Laboratories at four NHS trusts will use WinPath Enterprise to deliver a consistent, high-quality and equitable service and build a platform for innovation
One of England’s new pathology networks has picked the CliniSys WinPath Enterprise laboratory information management system (LIMS) to support joined-up working and build a common IT platform for innovation.
The South 4 Pathology Partnership, which was formed in 2018 and covers Buckinghamshire Healthcare, Milton Keynes University Hospital, Oxford University Hospitals, and Great Western Hospitals NHS trusts, plans to use the single LIMS to help deliver an integrated, consistent, and high-quality service across all network sites.
Once the LIMS is in place, it will also support the network’s programme of innovation, making sure all trusts, clinicians and patients are able to take advantage of new technology, such as digital pathology and machine learning.
COVID-19 showed the network in its best light; there was a high level of collaboration between the trusts, which helped to deal with the challenges facing pathology services throughout the pandemic
Ian Ward, a transformation programme director at Buckinghamshire Healthcare NHS Trust, said: “The history of networks goes back to the Carter Report, which recommended that pathology services needed to consolidate to achieve economies of scale.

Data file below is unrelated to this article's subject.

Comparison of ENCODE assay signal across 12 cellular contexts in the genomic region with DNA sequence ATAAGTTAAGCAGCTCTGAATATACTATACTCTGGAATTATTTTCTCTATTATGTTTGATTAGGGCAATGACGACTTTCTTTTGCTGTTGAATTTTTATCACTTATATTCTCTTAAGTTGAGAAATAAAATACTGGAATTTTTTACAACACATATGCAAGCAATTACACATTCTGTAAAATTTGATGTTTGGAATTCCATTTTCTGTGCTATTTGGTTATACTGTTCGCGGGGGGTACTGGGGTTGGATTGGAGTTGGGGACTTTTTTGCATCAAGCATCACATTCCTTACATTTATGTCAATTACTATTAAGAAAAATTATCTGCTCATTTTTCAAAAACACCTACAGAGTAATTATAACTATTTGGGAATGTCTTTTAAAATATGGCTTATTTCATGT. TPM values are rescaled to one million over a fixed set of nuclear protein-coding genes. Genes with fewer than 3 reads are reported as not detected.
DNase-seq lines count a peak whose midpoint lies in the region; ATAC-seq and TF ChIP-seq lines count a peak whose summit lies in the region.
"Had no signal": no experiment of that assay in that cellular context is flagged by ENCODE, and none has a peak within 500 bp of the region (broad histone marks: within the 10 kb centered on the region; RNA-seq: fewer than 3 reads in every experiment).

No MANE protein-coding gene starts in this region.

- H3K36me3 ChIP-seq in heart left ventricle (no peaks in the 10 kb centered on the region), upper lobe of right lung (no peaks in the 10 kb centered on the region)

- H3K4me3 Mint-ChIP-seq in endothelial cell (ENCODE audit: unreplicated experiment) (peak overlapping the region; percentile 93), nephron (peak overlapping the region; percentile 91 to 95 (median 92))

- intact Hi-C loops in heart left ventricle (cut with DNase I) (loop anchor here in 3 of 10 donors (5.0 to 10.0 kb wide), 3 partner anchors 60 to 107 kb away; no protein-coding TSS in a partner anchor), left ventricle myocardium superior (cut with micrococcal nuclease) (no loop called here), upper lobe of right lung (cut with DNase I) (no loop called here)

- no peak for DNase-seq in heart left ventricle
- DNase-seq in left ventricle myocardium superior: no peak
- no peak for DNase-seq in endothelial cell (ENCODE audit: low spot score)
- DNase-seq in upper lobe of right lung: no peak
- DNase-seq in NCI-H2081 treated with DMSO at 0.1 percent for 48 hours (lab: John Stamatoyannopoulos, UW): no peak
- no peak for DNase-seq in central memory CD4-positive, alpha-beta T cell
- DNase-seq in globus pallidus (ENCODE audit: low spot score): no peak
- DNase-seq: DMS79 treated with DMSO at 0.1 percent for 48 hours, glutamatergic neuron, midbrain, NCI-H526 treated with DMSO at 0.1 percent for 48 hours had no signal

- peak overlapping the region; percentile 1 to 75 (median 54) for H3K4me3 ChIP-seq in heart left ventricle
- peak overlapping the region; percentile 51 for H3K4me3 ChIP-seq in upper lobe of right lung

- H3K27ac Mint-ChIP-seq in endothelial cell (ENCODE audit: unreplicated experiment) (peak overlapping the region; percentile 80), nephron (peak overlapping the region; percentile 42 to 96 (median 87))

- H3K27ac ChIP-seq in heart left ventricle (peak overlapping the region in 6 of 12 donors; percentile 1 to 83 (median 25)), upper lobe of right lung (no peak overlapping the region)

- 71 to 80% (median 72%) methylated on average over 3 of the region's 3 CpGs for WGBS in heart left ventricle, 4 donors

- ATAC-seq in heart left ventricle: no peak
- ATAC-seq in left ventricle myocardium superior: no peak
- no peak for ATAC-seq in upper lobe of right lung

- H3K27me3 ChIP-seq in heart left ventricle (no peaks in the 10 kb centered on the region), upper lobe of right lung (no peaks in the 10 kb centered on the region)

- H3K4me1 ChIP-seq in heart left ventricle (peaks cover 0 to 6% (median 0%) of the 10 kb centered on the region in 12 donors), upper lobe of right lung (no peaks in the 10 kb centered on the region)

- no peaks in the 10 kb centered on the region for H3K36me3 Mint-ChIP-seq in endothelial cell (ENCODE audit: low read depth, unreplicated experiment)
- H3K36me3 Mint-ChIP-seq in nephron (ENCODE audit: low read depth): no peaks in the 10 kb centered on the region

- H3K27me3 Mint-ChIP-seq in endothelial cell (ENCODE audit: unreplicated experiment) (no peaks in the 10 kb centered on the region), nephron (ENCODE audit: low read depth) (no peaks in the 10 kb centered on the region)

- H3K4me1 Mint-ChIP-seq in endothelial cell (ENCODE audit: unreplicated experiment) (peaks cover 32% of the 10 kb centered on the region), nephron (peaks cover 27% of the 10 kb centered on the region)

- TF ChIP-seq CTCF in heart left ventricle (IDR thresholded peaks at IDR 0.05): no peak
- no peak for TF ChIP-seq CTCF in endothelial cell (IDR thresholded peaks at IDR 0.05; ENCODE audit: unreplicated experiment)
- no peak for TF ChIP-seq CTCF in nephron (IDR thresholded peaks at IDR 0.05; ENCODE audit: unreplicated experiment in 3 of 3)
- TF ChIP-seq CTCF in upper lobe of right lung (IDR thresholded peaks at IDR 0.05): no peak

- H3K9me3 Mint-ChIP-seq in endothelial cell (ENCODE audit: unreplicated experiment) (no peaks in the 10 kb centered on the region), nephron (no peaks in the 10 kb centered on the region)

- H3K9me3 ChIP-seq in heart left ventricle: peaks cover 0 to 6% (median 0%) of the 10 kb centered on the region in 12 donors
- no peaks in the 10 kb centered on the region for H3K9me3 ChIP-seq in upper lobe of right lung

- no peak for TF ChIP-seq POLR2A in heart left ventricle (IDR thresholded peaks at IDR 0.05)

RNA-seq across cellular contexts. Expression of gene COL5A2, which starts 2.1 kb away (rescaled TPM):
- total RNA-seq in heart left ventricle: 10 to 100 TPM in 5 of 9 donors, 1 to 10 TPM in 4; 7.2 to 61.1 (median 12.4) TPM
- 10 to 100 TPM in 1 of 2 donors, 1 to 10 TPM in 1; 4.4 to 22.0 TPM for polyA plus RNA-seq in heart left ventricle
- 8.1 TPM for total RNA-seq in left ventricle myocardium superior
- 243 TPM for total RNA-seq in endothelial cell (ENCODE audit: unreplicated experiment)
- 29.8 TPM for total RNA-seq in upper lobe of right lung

“The report focused on efficiency, but we also wanted to make sure there is equity across the patch, so users get the same quality service wherever they are.
“It was evident from other pathology networks across England that to achieve that aim, we would need a fully-integrated, interoperable system, which is why moving to WinPath Enterprise is so important for us.”
To take forward the recommendations of the Carter Report, NHS England mandated the creation of 29 pathology networks, of which the South 4 Pathology Partnership is one.
The original proposal comprised just three trusts, but long-standing clinical relationships with Milton Keynes University Hospital meant its inclusion had clear patient and service benefits, and the revised configuration was approved by NHS England.
Derek Roskell, clinical lead for the South 4 Pathology Partnership, and a consultant pathologist at Oxford University Hospitals NHS Foundation Trust, said: “We have taken the network concept in a different direction.
“The Carter vision of hub and spokes is usually interpreted as one big lab and lots of small ones, but our requirement modifies this a little.
By joining a network, we can have the best of both worlds. We can have our pathologists working very closely alongside their clinical colleagues, we can call in support when we need it, and we can access innovation, such as digital pathology and AI
“We recognise that while physical consolidation is important for some parts of the service, an integrated LIMS, digital histopathology, common equipment and shared procurement can deliver many of the Carter benefits through a virtual consolidation.
“We want key pathology services in Buckinghamshire, Milton Keynes, and Swindon close to their clinicians, but working as part of a joined-up service across the network.